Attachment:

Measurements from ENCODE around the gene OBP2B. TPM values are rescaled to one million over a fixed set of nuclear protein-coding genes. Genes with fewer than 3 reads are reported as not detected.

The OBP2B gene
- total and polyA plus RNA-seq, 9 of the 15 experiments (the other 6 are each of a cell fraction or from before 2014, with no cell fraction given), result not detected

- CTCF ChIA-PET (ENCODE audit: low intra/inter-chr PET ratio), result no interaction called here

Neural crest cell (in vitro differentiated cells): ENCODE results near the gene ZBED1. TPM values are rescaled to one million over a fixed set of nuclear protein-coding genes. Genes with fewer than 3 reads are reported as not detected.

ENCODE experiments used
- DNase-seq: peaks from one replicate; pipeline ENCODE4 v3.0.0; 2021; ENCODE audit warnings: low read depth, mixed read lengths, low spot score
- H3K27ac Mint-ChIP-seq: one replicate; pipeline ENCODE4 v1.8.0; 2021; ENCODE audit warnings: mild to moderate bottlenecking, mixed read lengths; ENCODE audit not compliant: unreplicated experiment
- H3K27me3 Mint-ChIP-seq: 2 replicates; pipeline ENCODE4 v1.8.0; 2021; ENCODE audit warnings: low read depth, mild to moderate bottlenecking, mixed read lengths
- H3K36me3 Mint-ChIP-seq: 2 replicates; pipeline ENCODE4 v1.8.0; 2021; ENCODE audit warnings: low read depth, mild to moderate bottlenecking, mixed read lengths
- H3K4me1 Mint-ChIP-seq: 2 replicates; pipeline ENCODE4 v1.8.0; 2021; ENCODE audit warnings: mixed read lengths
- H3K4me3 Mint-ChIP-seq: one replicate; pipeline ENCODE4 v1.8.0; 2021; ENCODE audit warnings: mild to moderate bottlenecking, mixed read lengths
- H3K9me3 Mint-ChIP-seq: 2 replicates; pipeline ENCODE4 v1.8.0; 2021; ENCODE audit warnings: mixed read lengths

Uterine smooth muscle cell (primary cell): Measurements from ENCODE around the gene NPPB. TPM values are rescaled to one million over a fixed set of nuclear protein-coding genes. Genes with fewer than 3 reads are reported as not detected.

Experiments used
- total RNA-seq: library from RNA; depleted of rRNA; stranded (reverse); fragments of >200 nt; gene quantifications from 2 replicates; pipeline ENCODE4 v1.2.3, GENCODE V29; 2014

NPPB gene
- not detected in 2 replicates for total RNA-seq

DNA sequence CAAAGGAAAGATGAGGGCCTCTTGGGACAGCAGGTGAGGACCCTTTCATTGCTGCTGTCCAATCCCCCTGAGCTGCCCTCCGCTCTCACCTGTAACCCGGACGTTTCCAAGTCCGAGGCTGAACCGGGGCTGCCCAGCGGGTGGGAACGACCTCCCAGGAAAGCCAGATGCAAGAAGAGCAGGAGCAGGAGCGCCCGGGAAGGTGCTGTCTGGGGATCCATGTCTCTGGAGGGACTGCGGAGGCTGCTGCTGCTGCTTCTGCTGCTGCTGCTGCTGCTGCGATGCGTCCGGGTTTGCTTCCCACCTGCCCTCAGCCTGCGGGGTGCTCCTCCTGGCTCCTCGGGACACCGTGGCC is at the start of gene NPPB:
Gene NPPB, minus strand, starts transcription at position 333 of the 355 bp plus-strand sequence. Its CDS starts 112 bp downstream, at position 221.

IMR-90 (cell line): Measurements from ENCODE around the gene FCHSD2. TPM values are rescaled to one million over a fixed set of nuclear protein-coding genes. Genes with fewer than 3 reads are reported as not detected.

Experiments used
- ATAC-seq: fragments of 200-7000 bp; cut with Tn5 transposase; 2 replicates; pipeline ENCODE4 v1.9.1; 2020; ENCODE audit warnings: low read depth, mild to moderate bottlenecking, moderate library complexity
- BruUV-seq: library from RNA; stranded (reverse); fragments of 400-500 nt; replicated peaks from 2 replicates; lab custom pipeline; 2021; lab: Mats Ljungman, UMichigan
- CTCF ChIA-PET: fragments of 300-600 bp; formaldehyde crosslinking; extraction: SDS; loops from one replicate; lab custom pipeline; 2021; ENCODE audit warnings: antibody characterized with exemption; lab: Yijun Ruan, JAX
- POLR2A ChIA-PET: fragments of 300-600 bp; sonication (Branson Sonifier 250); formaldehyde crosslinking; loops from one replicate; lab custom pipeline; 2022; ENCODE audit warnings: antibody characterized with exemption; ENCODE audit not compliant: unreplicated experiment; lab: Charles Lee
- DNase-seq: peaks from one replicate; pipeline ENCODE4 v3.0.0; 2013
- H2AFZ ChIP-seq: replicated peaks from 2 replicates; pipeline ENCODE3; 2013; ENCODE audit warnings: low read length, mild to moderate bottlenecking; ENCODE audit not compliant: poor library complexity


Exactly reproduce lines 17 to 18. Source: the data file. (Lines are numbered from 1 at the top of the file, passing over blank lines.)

NPPB gene
- not detected in 2 replicates for total RNA-seq